Nomination Forms: APC, PDP in Trouble As EFCC Writes INEC, Demands Parties, Other Aspirants’ Bank Details

Nomination Forms: APC, PDP in Trouble As EFCC Writes INEC, Demands Parties, Other Aspirants’ Bank Details

  • The EFCC has asked INEC to provide the APC, PDP and other aspirant's bank details following its latest investigation regarding the funds of political parties
  • This move by the anti-graft agency as part of its efforts to unfold the source of funds used by aspirants and support groups in the purchase of the APC, PDP and other political parties' nomination forms
  • Ahead of the 2023 elections, EFCC has reached out to two specific banks in the country demanding the details of accounts operated by the ruling APC and opposition PDP

A report by The Punch indicates that The Economic and Financial Crimes Commission (EFCC) has launched a discreet investigation into the finances of the 18 political parties in the country and their presidential aspirants.

This followed the humongous fees paid for expression of interest and nomination forms by aspirants vying for various elective offices in the parties.

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The anti-graft agency has, therefore, asked the Independent National Electoral Commission to furnish it with the bank accounts and other financial details of the political parties.

Nomination forms, EFCC, INEC, APC, PDP, aspirants’ bank details
Ahead of 2023, The EFCC wants to monitor campaign finances including the legitimacy of funds used to purchase political parties’ nomination forms. Photo credit: EFCC, INEC Nigeria.
Source: Facebook

It also asked the managing directors of Access Bank and Polaris Bank to provide the details of the 14 accounts operated by the All Progressives Congress and the Peoples Democratic Party and another organisation believed to be connected to the opposition party.

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The cost of forms

While the ruling APC sold its presidential forms for N100m, the main opposition party pegged its forms at N40m.In addition, the APC governorship aspirants paid N50m, while persons who declared for the Senate, House of Representatives and state Houses of Assembly paid N20m, N10m and N2m, respectively for their nomination and expression of interest forms.

On the other hand, the PDP sold its governorship forms for N21m; Senate, N3.5m; House of Representatives, N2.5m; and state Houses of Assembly, N600,000.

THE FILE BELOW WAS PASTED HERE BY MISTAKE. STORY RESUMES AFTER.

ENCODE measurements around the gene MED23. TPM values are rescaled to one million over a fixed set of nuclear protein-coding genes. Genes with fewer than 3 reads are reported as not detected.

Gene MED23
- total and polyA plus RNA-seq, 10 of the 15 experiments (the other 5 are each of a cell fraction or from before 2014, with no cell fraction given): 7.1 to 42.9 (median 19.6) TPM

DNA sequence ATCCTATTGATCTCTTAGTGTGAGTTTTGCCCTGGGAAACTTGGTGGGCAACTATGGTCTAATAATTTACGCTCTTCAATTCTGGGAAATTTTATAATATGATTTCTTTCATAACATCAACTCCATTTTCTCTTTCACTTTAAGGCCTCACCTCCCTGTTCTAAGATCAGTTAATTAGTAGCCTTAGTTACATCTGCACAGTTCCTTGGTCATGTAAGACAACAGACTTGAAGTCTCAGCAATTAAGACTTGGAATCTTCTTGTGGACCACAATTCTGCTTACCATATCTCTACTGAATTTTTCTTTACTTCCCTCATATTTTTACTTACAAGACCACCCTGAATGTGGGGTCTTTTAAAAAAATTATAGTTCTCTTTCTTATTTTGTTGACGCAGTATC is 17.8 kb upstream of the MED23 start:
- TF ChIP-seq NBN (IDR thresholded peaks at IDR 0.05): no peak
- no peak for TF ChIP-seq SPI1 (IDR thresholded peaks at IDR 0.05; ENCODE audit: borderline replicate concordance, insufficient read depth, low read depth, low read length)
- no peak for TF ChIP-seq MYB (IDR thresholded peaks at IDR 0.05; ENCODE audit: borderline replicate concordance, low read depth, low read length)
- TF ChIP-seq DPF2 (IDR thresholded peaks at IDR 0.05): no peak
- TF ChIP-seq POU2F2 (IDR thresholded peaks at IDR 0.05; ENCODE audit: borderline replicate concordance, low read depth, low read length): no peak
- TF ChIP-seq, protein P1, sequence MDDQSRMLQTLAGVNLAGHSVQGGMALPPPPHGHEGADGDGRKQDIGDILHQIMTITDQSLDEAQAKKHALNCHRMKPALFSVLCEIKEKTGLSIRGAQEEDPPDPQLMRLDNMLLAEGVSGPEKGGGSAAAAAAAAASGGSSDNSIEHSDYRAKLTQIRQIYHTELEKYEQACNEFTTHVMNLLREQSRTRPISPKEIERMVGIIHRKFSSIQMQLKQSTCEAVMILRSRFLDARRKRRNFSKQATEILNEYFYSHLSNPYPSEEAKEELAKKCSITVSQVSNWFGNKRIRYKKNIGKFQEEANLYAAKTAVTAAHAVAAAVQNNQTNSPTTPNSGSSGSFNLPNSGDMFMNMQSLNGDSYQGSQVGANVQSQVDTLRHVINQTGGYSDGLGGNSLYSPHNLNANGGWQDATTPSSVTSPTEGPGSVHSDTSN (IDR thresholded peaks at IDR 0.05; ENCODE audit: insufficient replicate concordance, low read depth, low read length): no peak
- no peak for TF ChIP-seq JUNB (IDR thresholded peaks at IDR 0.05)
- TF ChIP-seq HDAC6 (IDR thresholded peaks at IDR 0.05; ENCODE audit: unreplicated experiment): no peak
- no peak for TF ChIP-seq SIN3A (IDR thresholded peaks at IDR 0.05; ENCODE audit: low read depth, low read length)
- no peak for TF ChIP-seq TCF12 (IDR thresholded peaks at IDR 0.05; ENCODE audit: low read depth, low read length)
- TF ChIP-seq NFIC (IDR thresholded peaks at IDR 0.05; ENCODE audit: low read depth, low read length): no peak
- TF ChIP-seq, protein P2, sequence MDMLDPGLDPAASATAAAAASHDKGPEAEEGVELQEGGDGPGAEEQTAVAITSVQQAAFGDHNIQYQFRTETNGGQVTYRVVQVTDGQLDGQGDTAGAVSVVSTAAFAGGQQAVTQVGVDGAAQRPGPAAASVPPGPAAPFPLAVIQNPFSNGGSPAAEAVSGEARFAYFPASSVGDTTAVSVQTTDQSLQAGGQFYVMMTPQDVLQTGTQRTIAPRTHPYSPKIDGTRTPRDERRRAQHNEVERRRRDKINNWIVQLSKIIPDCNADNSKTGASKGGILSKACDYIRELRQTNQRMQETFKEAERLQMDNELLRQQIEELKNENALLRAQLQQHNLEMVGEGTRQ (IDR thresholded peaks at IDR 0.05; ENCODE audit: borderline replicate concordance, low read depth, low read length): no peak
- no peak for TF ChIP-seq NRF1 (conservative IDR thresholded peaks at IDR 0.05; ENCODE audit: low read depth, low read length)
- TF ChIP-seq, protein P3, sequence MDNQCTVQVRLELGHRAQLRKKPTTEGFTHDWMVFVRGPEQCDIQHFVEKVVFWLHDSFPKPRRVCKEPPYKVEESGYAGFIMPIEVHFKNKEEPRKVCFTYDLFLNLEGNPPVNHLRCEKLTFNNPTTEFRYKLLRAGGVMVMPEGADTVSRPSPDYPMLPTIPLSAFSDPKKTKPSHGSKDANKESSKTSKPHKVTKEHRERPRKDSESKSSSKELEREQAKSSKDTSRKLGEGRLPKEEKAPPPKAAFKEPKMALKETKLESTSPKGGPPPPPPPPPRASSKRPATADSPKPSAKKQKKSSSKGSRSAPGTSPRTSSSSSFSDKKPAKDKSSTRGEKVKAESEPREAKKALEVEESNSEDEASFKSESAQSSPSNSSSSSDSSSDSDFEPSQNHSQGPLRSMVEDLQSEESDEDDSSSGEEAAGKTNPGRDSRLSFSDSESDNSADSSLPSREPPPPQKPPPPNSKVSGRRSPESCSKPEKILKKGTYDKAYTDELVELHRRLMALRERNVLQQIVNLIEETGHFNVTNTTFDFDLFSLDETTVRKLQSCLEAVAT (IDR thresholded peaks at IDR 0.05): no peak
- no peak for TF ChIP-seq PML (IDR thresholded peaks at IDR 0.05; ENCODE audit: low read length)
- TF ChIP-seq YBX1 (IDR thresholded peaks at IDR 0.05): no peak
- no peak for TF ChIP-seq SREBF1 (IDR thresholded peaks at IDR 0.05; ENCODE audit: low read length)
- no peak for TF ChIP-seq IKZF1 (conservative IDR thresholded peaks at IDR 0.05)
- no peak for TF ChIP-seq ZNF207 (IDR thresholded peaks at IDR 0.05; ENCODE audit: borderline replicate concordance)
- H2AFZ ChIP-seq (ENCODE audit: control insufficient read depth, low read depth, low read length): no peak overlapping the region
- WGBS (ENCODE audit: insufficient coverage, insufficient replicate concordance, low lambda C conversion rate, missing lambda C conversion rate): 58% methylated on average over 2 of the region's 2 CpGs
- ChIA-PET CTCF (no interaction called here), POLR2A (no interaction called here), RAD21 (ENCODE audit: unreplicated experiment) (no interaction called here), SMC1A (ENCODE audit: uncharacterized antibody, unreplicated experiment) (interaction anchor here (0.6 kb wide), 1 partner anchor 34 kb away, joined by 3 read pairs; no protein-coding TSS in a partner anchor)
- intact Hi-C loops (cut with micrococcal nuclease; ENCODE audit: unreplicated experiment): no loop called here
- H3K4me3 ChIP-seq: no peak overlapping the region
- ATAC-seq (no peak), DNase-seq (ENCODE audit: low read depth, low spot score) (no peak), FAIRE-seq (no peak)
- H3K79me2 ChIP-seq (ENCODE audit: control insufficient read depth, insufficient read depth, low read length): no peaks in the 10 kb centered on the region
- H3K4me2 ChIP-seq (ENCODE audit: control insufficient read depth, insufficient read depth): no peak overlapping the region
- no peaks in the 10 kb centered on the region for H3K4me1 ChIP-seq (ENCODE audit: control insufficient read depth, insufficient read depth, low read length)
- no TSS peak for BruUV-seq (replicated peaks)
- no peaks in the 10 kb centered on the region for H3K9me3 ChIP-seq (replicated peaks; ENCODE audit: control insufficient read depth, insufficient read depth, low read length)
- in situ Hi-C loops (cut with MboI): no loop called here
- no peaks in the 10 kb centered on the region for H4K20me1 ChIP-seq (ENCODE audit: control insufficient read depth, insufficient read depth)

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While the other parties charged lesser amounts for their forms, the exorbitant nomination fees charged by the two dominant parties angered many Nigerians with Transparency International describing the development as a form of money laundering.

EFCC's move

The EFCC chairman, Abdulrasheed Bawa, last week hinted on a Channels Television’s programme, Politics Today, that the commission would monitor campaign finances, including the legitimacy of the funds used to purchase nomination forms ahead of the 2023 general elections.

Bawa said the commission would be working with INEC and other election-related organisations to track the sources of the money spent on the purchase of nomination forms.

He noted:

“When it comes to the issue of monitoring election funds as well as candidates’ funds that has to do with the work of INEC in this regard. But, of course, we are working hand in glove with INEC and other related agencies in that field to ensure that we follow the money.

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“We want to know the source, whether it is legitimate or illegitimate, because that is what concerns us.” gathered that the agency had begun a forensic investigation and tracking of the finances of the political organisations and interest groups.

The EFCC, in a letter to the INEC Chairman, Prof Mahmood Yakubu, dated May 9, 2022, signed by its Director of Operations, Michael Wetkas, on behalf of the chairman, demanded a list of all political parties, their designated bank accounts and any other information that could aid its investigation.

It was gathered that the EFCC was working on signals that the interest groups were being used to carry out money laundering activities.

Support groups may be probed for money laundering

The newspaper also gathered that the probe might also extend to the various support groups, which bought nomination forms for aspirants.

The EFCC was working on signals that the interest groups were being used to carry out money laundering activities.

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How politicians, govt officials got ‘mysterious’ money to purchase presidential forms amid hardship

Nigerians at different quarters have expressed worries that despite the tough economic situation in the country, politicians are throwing N100 million into the coffers of political parties, not minding whether they are winning the primaries or not.

An estimated figure by THISDAY revealed that the All Progressives Congress (APC) may realize nothing less than N30 billion from the sale of its Nomination and Expression of Interest forms.

An analyst who preferred not to be mentioned told the newspaper that the APC may have the advantage ahead of others due to the rush for its forms.

2023: Tinubu, Osinbajo, others in tight corner as APC slams aspirants with tough conditions

The All Progressives Congress (APC) had released nine guidelines to govern the conduct of presidential, governorship, and parliamentary aspirants before, during, and after its primaries.

One of the conditions is that aspirants have been prohibited from suing the party or any of its members without first making use of avenues for redress and in-house settlement mechanisms.


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